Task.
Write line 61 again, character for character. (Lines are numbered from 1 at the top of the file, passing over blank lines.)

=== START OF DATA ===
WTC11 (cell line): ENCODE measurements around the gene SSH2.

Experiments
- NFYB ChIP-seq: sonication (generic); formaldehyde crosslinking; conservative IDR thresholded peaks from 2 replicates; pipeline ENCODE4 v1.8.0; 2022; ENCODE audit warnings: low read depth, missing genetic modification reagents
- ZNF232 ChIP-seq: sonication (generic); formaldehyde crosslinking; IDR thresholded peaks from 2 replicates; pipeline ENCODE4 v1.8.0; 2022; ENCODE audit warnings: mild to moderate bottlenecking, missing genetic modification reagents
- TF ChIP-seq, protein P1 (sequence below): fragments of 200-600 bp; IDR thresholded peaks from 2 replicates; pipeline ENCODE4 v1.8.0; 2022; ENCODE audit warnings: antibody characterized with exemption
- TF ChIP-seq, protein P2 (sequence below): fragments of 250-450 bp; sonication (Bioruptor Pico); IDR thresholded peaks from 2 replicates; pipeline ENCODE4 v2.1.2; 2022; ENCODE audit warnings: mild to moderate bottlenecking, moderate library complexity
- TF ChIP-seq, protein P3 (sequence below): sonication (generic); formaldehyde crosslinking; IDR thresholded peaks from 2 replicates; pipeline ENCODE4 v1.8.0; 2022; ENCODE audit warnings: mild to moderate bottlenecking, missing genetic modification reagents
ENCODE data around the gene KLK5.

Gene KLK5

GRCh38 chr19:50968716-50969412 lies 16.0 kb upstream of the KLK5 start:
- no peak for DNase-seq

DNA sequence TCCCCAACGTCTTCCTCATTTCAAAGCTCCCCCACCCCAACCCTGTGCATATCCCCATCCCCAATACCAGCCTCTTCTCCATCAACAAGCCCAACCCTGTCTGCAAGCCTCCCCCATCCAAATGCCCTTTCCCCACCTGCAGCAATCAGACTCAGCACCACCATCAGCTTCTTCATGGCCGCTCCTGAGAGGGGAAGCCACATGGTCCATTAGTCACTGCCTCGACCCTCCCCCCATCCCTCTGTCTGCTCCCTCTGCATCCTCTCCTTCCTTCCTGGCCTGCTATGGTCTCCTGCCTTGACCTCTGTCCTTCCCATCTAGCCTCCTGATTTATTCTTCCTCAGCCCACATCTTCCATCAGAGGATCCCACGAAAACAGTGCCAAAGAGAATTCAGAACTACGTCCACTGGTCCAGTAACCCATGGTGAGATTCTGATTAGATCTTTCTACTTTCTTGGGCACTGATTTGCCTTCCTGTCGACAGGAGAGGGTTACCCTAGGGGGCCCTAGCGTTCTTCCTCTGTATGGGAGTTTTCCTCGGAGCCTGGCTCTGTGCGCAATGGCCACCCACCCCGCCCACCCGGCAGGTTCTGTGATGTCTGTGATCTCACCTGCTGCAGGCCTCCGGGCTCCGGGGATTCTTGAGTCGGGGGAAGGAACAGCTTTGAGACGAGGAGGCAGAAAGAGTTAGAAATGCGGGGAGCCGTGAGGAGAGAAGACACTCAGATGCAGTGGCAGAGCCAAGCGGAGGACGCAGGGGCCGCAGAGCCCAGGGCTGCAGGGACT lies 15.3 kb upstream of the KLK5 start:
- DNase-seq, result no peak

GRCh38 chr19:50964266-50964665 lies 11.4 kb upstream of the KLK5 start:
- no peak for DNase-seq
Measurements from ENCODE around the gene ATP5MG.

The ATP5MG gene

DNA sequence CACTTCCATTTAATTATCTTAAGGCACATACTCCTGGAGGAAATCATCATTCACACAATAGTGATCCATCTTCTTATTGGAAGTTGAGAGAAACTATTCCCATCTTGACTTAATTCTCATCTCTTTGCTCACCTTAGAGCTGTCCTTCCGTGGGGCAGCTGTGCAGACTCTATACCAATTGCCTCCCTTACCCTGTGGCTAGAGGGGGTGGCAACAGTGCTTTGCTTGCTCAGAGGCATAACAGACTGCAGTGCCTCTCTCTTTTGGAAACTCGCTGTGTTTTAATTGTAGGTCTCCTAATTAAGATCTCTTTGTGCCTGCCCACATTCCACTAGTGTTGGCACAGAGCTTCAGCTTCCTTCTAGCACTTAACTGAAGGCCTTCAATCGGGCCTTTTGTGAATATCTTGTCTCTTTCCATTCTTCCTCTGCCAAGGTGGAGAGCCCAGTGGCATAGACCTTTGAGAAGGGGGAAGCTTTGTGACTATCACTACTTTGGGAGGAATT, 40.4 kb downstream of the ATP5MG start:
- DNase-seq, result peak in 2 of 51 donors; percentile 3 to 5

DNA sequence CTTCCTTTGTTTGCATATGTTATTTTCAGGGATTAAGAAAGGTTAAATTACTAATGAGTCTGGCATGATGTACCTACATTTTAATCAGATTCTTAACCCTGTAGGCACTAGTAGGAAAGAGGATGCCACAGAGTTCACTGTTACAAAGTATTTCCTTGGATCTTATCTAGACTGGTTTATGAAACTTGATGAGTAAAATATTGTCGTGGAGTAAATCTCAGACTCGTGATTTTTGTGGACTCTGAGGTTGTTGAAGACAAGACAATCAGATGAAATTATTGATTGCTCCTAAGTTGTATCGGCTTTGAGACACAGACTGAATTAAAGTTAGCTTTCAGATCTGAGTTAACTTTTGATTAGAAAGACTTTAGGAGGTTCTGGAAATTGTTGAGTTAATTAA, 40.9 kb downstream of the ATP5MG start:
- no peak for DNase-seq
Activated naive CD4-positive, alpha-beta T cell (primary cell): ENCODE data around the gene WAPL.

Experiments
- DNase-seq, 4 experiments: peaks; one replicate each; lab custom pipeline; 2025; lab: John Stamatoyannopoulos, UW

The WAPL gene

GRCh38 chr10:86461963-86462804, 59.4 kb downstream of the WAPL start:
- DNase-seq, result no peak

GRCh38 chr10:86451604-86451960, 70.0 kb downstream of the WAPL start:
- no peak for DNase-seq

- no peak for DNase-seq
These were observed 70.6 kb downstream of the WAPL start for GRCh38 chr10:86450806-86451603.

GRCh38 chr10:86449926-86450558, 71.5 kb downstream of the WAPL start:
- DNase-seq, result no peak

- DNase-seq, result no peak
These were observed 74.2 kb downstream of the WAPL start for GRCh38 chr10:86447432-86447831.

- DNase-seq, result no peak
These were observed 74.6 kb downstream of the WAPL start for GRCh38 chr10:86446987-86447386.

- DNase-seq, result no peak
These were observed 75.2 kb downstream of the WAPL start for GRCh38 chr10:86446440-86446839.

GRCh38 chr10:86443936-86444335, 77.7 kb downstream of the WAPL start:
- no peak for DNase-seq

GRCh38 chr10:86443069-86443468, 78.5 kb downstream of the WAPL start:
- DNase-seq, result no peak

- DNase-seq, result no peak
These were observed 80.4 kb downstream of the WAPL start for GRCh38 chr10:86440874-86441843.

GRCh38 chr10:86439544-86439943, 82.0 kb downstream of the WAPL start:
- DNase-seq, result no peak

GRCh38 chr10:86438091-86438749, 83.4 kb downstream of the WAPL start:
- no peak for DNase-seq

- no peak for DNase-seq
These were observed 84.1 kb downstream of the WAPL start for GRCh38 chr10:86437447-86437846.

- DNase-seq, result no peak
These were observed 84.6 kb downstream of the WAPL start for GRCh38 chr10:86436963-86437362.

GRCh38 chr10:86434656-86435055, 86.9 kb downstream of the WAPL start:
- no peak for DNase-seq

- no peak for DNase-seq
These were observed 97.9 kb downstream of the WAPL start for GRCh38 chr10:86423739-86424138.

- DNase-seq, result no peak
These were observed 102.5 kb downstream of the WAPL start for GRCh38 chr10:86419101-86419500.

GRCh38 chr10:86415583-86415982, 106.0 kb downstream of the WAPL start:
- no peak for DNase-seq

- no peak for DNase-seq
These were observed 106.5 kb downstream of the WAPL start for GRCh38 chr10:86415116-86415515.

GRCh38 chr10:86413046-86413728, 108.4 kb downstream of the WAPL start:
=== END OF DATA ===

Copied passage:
- no peak for DNase-seq